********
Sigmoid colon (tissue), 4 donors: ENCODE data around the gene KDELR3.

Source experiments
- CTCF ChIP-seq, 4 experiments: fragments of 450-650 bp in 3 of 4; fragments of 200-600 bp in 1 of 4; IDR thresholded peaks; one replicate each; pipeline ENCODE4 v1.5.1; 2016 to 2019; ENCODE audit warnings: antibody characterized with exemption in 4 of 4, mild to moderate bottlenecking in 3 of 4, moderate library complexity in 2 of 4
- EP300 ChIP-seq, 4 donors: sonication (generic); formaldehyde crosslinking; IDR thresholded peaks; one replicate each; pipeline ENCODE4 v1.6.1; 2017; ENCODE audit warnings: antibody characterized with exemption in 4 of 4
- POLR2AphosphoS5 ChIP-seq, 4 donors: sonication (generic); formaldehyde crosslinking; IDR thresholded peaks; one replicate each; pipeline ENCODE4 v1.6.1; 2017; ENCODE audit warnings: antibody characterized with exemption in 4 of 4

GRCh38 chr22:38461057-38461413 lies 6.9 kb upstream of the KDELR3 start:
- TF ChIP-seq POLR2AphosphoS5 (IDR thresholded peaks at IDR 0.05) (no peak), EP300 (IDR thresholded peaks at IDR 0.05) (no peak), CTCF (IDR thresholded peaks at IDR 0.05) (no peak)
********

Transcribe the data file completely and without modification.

Sigmoid colon (tissue), 4 donors: ENCODE data around the gene KDELR3.

Source experiments
- CTCF ChIP-seq, 4 experiments: fragments of 450-650 bp in 3 of 4; fragments of 200-600 bp in 1 of 4; IDR thresholded peaks; one replicate each; pipeline ENCODE4 v1.5.1; 2016 to 2019; ENCODE audit warnings: antibody characterized with exemption in 4 of 4, mild to moderate bottlenecking in 3 of 4, moderate library complexity in 2 of 4
- EP300 ChIP-seq, 4 donors: sonication (generic); formaldehyde crosslinking; IDR thresholded peaks; one replicate each; pipeline ENCODE4 v1.6.1; 2017; ENCODE audit warnings: antibody characterized with exemption in 4 of 4
- POLR2AphosphoS5 ChIP-seq, 4 donors: sonication (generic); formaldehyde crosslinking; IDR thresholded peaks; one replicate each; pipeline ENCODE4 v1.6.1; 2017; ENCODE audit warnings: antibody characterized with exemption in 4 of 4

GRCh38 chr22:38461057-38461413 lies 6.9 kb upstream of the KDELR3 start:
- TF ChIP-seq POLR2AphosphoS5 (IDR thresholded peaks at IDR 0.05) (no peak), EP300 (IDR thresholded peaks at IDR 0.05) (no peak), CTCF (IDR thresholded peaks at IDR 0.05) (no peak)